WARNING: This post contains spoilers for the series finale of Girls.
Tonight, we had to say goodbye to HBO’s Girls (sniff!) and is anyone else already missing Hannah (Lena Dunham), Marnie (Allison Williams), Shoshana (Zosia Mamet), and Jessa (Jemima Kirke)?
We caught up with creator Lena Dunham and EP Jenni Konner — creative collaborators and spiritual sisters — to break down the series finale.
ENTERTAINMENT WEEKLY: It must feel bittersweet to say goodbye after all this time.
LENA DUNHAM: Jenni and I just had our seven-year anniversary! That’s a number I’m much more apt to keep track of because I’m way cheesier. I remember sitting on the floor of Jenni’s apartment as she explained to me how you make an outline. [Laughs.]
You’ve mentioned before that you knew how you wanted the series to end well before you started this season.
JENNI KONNER: Yes, Lena has been talking about it forever!
DUNHAM: Wendy Wasserstein became a massive influence for me. The Heidi Chronicles was one of the first examples to me of a woman who was telling her story in an incredibly personal and specific way. I like that she reimagined what the rules would be for a woman like that. There was always some sense that for Hannah, finality didn’t have to do with a traditional romantic partnership, but it did have to do with some kind of partnership. And the most selfless partnership you take on is when you have a child — that’s something that seemed like it would be a really interesting thing to see a notoriously selfish person try their hand at. You know, when I’ve dipped onto Twitter, I see a lot of people saying she’s going to be the worst mother. But it’s so funny, ’cause, you know, you need a license to drive a car but not to be a mother. There’s definitely people who are way less equipped than she is to take this job on.
KONNER: Like everyone on every Showtime show.
DUNHAM: That’s the best insider industry joke I’ve heard this week!
There was an episode earlier this season when Hannah revealed she was pregnant and the assumption — by Patrick Wilson’s character as well as many audience members — was that she’d get an abortion.
KONNER: In my mind, that was the first moment when Hannah, being so contrary, was like, “Well, maybe I’m not.” Him making that assumption sent her into considering it.
DUNHAM: She’s a real you-go-left-and-I’ll-go-right person. This was just the most dramatic and consequential example of that.
KONNER: It was a very emotional story to tell. All of a sudden, Hannah — accused of narcissism every second of her life and rightfully so — now has real stakes to think about. It’s a mature move to leave the city. She came, she tried it, and this is the right choice for her and her child. It’s mature to leave at an age when you all promise each other in some secret vow that you are going to stay in New York and tough it out no matter how hard it is.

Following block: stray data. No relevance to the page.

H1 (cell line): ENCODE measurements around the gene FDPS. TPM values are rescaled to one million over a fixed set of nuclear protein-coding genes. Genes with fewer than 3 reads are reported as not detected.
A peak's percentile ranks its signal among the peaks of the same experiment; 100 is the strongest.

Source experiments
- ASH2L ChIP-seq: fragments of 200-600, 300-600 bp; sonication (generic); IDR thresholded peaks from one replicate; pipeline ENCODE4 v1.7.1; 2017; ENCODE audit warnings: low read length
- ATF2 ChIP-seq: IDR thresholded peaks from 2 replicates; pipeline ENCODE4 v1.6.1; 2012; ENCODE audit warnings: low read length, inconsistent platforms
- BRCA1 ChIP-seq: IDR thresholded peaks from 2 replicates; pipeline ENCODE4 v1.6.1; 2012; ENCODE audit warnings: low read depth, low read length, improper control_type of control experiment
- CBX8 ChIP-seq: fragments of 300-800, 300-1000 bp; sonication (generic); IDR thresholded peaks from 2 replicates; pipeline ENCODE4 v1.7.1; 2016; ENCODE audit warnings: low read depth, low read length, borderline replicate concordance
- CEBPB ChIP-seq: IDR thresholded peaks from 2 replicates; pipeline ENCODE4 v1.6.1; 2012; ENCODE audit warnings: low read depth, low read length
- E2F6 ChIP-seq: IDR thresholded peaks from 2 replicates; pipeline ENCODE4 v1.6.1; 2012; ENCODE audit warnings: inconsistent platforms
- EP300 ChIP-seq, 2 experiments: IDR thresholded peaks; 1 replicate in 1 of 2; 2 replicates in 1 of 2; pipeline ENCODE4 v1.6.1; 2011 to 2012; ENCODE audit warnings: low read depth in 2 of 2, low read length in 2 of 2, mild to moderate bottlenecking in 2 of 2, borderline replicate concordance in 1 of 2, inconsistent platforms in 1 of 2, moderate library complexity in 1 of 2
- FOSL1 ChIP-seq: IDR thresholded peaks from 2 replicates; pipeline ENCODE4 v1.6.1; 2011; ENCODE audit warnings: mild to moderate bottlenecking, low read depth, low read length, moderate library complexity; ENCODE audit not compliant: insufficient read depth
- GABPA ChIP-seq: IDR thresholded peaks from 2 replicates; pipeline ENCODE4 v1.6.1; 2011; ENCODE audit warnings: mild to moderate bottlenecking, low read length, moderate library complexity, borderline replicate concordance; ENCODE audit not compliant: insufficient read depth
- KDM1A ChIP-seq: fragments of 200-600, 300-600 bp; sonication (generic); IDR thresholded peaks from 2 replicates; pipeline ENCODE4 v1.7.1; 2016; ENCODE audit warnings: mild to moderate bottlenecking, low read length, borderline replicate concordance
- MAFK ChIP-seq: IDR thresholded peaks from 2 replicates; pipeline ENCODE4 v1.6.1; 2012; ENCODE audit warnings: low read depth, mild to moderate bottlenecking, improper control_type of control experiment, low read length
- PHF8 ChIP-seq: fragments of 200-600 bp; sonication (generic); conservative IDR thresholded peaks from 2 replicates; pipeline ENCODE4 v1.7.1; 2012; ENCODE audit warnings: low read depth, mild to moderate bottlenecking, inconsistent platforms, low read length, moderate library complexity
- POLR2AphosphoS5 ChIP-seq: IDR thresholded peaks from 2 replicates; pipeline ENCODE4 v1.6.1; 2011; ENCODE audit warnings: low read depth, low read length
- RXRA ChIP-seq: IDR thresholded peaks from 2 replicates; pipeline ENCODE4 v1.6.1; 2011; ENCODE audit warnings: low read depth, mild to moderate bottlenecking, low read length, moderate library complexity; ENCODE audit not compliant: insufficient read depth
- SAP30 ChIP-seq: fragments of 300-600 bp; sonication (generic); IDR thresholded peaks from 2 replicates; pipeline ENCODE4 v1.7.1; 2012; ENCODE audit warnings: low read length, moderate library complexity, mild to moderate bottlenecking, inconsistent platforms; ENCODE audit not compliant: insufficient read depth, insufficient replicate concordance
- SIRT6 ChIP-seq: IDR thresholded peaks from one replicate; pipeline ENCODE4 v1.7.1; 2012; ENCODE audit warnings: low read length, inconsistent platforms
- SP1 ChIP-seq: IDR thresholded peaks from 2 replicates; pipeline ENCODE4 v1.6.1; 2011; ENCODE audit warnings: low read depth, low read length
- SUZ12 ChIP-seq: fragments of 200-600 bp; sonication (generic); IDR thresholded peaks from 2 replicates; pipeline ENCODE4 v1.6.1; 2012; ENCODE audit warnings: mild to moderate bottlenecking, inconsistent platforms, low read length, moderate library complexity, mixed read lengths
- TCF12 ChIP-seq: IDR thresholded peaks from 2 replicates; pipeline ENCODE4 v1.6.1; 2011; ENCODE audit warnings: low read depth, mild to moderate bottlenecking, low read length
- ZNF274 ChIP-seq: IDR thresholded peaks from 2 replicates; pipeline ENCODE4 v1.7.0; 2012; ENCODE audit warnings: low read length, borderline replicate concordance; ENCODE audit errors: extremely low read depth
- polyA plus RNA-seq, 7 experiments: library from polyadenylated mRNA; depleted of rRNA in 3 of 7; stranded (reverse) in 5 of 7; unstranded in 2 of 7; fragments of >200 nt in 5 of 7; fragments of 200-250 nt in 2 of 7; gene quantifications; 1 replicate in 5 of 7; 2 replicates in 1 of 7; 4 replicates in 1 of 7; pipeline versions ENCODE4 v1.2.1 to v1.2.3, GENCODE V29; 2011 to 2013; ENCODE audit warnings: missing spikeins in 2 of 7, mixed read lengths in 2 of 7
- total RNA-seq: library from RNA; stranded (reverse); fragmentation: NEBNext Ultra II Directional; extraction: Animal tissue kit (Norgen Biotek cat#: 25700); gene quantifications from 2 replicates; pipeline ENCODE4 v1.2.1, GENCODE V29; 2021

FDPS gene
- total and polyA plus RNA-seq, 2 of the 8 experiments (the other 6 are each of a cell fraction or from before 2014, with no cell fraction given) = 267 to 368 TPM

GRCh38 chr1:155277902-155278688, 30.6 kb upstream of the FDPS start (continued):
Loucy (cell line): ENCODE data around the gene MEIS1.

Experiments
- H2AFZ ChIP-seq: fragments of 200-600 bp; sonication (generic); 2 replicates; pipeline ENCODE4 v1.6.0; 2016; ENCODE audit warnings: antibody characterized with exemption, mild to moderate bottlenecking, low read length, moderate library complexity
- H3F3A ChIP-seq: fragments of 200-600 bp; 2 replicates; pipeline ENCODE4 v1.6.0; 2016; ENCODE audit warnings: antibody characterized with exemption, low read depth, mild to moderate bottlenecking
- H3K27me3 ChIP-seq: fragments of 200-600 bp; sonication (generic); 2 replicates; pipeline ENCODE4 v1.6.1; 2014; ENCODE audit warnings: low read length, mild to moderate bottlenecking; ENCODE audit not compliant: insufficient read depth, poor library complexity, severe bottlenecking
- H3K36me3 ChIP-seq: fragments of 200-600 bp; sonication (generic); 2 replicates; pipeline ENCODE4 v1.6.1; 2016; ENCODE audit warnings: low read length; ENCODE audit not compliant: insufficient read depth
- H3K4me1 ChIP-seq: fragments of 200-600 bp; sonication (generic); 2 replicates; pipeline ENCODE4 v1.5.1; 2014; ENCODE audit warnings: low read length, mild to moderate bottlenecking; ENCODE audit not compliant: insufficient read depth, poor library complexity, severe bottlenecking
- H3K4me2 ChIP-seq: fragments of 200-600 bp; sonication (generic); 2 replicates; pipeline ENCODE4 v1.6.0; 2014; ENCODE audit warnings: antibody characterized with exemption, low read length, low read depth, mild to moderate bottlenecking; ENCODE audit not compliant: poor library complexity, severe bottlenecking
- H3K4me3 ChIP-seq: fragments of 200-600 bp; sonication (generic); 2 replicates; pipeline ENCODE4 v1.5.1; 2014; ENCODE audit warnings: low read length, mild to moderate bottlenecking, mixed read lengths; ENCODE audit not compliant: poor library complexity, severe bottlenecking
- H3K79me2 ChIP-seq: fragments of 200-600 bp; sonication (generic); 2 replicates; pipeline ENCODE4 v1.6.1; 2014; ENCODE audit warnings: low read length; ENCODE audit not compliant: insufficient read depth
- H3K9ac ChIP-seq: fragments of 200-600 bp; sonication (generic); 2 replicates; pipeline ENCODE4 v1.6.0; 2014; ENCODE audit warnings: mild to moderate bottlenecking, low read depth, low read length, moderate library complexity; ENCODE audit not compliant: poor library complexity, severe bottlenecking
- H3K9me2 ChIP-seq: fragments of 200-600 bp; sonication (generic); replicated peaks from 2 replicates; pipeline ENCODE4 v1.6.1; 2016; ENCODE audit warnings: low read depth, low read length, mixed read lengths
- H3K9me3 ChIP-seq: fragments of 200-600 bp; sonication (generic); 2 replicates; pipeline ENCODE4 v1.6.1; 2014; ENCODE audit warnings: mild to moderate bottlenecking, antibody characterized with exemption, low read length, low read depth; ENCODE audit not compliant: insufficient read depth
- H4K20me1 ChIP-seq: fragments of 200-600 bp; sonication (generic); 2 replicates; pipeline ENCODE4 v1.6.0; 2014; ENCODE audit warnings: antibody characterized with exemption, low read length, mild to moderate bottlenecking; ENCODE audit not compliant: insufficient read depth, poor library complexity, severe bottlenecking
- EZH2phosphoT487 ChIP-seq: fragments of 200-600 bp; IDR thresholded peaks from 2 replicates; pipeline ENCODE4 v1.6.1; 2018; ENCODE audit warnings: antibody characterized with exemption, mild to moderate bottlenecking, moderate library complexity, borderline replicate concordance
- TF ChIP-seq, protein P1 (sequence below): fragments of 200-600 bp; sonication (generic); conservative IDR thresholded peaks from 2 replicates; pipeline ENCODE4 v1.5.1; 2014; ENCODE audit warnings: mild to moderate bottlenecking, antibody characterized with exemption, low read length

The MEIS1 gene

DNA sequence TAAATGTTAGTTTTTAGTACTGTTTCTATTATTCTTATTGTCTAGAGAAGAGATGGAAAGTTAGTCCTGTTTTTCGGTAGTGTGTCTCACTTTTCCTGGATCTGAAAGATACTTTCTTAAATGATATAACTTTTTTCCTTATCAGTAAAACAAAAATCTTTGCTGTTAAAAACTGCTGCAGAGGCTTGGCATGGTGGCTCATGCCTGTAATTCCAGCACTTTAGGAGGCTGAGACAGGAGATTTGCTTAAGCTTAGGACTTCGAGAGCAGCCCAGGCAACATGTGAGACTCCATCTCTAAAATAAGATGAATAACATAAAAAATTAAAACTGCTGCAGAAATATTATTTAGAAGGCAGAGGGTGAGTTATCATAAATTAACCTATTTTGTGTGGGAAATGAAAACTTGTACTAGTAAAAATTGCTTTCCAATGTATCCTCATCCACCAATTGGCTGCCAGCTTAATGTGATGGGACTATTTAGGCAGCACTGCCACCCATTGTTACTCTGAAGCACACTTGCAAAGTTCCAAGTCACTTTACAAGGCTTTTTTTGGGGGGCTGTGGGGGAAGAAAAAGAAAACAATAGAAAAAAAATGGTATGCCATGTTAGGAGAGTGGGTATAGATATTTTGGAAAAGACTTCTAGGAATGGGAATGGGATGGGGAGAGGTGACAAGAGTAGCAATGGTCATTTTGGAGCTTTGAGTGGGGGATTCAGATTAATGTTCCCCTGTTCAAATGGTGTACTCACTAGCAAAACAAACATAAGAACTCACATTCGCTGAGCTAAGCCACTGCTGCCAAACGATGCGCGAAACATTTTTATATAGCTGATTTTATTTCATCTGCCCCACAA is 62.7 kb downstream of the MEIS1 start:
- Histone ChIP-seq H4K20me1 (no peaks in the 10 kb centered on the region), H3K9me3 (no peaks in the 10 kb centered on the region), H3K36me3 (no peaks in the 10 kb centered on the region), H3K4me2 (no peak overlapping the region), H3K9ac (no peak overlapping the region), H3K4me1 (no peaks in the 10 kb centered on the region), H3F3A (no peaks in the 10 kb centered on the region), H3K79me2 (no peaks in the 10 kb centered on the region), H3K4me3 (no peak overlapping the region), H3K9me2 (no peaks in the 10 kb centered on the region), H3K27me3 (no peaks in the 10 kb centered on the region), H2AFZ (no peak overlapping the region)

DUNHAM: She came, she saw, she did not conquer, and she understood that it was time to do something different. It’s a real challenge to the notion that once you are in New York, that you can’t have a life and existence outside. And I know a lot of people who have really come into their own and become the best version of themselves when they’ve left the sort of expectation of a creative life in New York City.
How daunting is it to try and land a series ending?
KONNER: We didn’t sleep for like six months.
DUNHAM: Jenni was directing it and she had a super clear idea about what she wanted to do and the feeling she wanted to evoke, but we weren’t exactly clear how to get there plot-wise. There was this night where we were talking about about it and talking about it and talking about it. Jenni had taken some passes on it, [fellow EP Judd Apatow] had taken passes on it, and since that first outlining session with Jenni in her house seven years ago, I had never really sat down with a million cards and laid them out. I was supposed to meet Jenni at dinner, and I was like, actually, I can’t leave the house, I am possessed by a fever. I sat down with the cards and it felt so full circle.
It felt like either the penultimate episode or this last episode could have served as the finale.
KONNER: That was something Judd came up with fairly early while plotting the season: Episode 9 would be the traditional finale and then the 10th would be as if there was some imagined spin-off that will never be.
Hannah on the Hudson?
DUNHAM: Like Anne of Green Gables but sluttier. [Laughs] But yeah, we wanted the sense that there was a version which satisfied people who wanted the more traditional TV wrap-it-up conclusion. And then there’s the version that is true to the messiness we’ve always approached [with] our characters .
Did you take into account any fan expectations or ‘shipping, like with Hannah and Adam or Ray and Shoshanna?
KONNER: We wanted to satisfy ourselves. With Hannah and Adam, we had unfinished business that we needed to see. We knew that they are not going to grow old together — they needed closure.